Seventh, and last: don’t forget to have fun. Sure, you’re there to study and to travel but the underlying aim to this whole trip is to have fun. You will get through the stress and the doubt and you will be stronger for it, but the point isn’t to struggle through it. The point is to enjoy it.

Be safe. Have fun. And enjoy every minute of it. I know I did,


What do I miss most about Prague?

Several months down the line it’s kind of crazy to think about my summer abroad. The places I’ve been, the people I met all seem so close and so far away at the same time. As happy as I’ve been to come home and see my family and friends again there are a lot of things I really miss about Prague and my time there.

  1. The food – not necessarily anything billed as “traditional Czech food” because I really like vegetables and most of those dishes are very meat and bread heavy. However, I had some of the best food I’ve ever eaten while I was in Europe especially when I looked beyond the touristy, heavily traveled areas. There were two Italian restaurants within five minutes of my apartment and a wonderful Thai place that was well worth the fifteen-minute tram ride.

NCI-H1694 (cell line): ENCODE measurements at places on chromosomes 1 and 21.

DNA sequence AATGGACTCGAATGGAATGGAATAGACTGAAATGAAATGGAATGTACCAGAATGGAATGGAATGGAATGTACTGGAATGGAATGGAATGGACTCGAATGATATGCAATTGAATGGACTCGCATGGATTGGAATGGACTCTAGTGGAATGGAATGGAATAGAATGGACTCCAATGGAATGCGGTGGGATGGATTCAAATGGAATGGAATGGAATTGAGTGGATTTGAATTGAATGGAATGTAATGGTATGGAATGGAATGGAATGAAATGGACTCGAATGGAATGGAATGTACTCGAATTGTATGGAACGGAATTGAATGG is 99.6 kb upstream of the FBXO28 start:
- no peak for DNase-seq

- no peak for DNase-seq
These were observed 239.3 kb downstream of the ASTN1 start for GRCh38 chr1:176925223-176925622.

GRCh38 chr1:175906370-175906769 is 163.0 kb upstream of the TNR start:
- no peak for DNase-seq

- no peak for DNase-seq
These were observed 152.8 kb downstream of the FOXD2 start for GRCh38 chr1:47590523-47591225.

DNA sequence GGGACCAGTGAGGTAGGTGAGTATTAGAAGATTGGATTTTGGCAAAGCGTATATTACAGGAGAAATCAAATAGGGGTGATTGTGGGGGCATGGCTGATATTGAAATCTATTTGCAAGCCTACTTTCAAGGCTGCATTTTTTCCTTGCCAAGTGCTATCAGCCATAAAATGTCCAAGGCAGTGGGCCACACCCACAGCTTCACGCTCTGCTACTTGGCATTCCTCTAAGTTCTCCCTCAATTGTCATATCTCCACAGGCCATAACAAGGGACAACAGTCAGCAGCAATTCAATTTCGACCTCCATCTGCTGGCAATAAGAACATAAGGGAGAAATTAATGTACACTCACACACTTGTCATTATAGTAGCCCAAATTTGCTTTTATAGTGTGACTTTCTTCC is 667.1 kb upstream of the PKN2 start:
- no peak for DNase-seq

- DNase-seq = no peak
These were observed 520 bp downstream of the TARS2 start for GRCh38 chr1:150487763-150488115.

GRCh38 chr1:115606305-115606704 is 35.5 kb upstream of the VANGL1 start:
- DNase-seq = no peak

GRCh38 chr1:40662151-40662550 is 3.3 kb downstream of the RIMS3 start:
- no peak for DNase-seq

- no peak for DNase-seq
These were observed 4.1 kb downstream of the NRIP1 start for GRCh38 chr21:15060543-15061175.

2. The public transportation system – speaking of the trams I absolutely loved the public transportation system, not only in Prague, but in every city I visited. Prague has a giant system of trams, metros and buses that will get you anywhere you need to go in a very reasonable amount of time. I’ve heard other people who traveled say that they were glad to come home and get to drive their cars again. I was the opposite. I was perfectly happy hopping a tram every day and letting someone else drive so I could just take everything in.
  3. The architecture – I don’t know if that’s quite the right way to put it, but living in a building that’s been standing far longer than I’ve been alive and walking down the street and seeing the beauty of the buildings was a never-ending treat for me. The fact that modern buildings stuck out like sore thumbs was so different than what I’m used to back home. In the states old is a few hundred years. In Prague the “new bridge” (as described by our tour guide) dates to the 1300’s. The weight of history there is much greater than it is in the States and there is so much to learn and to see just in the facades of the buildings.